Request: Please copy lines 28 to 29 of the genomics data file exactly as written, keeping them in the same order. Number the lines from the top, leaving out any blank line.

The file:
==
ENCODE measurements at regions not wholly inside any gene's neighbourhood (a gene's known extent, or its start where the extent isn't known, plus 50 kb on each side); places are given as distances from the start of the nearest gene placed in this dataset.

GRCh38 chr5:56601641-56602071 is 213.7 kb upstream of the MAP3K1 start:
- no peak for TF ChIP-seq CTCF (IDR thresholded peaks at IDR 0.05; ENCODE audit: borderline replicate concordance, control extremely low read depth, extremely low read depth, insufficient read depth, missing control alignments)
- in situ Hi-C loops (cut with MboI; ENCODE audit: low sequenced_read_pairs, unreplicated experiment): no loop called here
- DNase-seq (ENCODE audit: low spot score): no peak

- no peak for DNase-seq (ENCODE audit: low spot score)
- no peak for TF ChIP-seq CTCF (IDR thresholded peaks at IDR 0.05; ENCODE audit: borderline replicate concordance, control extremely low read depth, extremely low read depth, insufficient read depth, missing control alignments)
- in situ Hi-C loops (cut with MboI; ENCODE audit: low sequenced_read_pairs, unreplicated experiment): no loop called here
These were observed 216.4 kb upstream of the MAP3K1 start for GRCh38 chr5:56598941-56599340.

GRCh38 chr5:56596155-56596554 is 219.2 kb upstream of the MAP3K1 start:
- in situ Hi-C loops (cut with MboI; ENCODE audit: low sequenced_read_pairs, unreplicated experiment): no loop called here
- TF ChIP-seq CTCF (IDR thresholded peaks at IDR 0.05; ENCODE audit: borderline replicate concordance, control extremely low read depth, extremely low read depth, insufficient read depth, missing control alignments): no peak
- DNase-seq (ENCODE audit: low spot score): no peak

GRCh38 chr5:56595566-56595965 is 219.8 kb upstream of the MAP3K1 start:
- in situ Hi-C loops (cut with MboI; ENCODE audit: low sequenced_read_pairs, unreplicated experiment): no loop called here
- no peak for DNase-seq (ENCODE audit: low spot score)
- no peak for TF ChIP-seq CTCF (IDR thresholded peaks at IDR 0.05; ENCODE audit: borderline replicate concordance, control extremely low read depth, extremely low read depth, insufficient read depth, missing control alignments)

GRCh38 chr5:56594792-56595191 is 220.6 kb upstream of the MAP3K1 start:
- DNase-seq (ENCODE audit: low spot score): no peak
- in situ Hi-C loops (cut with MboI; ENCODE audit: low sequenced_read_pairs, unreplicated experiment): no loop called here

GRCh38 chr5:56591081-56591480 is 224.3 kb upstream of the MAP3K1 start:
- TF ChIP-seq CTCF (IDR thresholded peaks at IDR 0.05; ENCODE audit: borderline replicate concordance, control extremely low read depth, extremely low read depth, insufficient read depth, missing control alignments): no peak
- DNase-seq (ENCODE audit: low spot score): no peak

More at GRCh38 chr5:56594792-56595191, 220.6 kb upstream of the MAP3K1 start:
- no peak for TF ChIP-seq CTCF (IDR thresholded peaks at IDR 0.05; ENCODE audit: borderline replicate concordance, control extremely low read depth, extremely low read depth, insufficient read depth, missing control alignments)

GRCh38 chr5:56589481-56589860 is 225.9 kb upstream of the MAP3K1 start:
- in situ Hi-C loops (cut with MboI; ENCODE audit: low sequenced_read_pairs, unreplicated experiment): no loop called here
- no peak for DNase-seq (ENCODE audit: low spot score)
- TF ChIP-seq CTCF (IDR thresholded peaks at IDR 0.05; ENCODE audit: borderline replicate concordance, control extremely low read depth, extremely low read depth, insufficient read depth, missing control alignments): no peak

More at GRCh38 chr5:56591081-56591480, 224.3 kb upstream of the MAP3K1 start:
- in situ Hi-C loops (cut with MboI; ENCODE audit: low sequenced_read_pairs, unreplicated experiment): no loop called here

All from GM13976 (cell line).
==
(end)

- no peak for DNase-seq (ENCODE audit: low spot score)
- TF ChIP-seq CTCF (IDR thresholded peaks at IDR 0.05; ENCODE audit: borderline replicate concordance, control extremely low read depth, extremely low read depth, insufficient read depth, missing control alignments): no peak